General William B. Franklin of York for Governor

General William B. Franklin

General William B. Franklin

That first week of June 150 years ago, York County was getting closer to being invaded by a hostile military force. Most of the news items in the June 2, 1863 weekly York Gazette, a Democratic newspaper, were already Civil War related.

The candidate’s stances on the war would surely influence the gubernatorial race coming up in the fall. The Democratic State Convention, which would chose nominees for Pennsylvania Governor and Judge of the Supreme Court, was to be held June 17 at Harrisburg. “Democratic editors of the State” were also to meet in Harrisburg that day when “business of great importance will be submitted.”

The Gazette’s editorial column on June 2 strongly advocated Major General William B. Franklin as the Democratic nominee for Governor of Pennsylvania. York native Franklin was in York at that time, awaiting his next military assignment. He had tendered his resignation from the Army after he was censured, he and many others thought unfairly, for his part in the disastrous defeat of the Army of the Potomac under General Burnside at Fredericksburg. The resignation was refused, but Franklin was without assignment until later that summer.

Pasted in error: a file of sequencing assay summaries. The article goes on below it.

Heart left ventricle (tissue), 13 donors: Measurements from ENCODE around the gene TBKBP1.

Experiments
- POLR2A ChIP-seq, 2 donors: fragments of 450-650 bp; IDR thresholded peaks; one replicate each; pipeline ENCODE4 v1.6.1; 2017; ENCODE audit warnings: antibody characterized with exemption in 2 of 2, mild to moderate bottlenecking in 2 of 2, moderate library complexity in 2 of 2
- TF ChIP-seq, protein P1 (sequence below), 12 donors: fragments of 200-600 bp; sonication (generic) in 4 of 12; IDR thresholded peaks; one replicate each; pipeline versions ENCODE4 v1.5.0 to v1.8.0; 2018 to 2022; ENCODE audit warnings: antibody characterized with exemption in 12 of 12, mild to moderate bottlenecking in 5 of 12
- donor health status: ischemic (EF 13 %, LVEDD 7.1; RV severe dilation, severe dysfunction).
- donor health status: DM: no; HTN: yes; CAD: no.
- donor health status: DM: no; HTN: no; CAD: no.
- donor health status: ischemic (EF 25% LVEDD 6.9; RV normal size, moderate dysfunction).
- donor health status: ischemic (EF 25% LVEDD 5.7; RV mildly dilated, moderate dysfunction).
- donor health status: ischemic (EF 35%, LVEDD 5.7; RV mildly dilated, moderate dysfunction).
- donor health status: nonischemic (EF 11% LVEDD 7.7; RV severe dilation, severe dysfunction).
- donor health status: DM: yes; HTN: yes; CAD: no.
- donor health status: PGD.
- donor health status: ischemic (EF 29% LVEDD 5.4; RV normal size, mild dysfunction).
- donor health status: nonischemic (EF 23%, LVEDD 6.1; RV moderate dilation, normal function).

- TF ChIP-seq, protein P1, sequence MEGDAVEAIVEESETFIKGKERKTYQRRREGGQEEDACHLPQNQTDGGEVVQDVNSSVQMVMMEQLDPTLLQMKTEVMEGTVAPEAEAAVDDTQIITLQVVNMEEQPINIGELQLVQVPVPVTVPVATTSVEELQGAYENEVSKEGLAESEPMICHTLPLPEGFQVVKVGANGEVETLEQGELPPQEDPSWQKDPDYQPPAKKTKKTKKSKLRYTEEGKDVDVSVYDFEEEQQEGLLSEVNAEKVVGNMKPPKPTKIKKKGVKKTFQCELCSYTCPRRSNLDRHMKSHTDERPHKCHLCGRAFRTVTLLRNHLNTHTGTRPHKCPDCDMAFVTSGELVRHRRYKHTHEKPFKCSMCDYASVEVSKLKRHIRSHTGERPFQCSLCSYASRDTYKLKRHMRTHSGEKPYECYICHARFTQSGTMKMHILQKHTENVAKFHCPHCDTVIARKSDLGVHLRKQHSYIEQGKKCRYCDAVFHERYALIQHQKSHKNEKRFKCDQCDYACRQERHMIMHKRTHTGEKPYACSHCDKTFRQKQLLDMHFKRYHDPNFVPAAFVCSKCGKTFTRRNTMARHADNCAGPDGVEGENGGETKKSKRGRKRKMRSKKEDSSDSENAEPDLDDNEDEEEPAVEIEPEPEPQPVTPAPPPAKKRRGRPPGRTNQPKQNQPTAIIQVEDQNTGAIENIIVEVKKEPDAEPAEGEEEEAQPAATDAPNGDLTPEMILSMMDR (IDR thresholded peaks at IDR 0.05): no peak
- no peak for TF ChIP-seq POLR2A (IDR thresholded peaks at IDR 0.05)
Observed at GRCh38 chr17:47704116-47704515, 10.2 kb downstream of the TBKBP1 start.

The editorial was accompanied by a long letter to Gazette editors David Small and John B. Welsh laying out the reasons Franklin should get the nomination. It was signed “Conservator,” but the editors knew the identity of the author, who they identified as “one of our most esteemed fellow citizens.” The editorial reads, in part:

Gen. William B. Franklin is a native of York… . He was appointed to West Point…and the high honors he won at our National Military School and since he entered the army occasioned much unaffected pride in the hearts of hundreds of our citizens. He is a gentleman of unblemished character, a soldier of unquestioned ability, a citizen of the most thorough loyalty, and a Constitutional Democrat of the strictest and straightest school…His election would secure…one who would protect the rights of the citizen and the rights of the States and who would use all his efforts to maintain the Constitution as it is and restore the Union as it was.

According to a book written sometime after the war by politician and newspaperman Alexander K. McClure, Franklin had a surprising advocate for his candidacy. More on that in my next post.

Click this link for a brief biography of Franklin. For a comprehensive biography see From First to Last: The Life of Major General William B. Franklin by Mark A. Snell.

Only a few more weeks to wait: The Fiery Trial: York County’s Civil War Experience opening June 29 at York County Heritage Trust.

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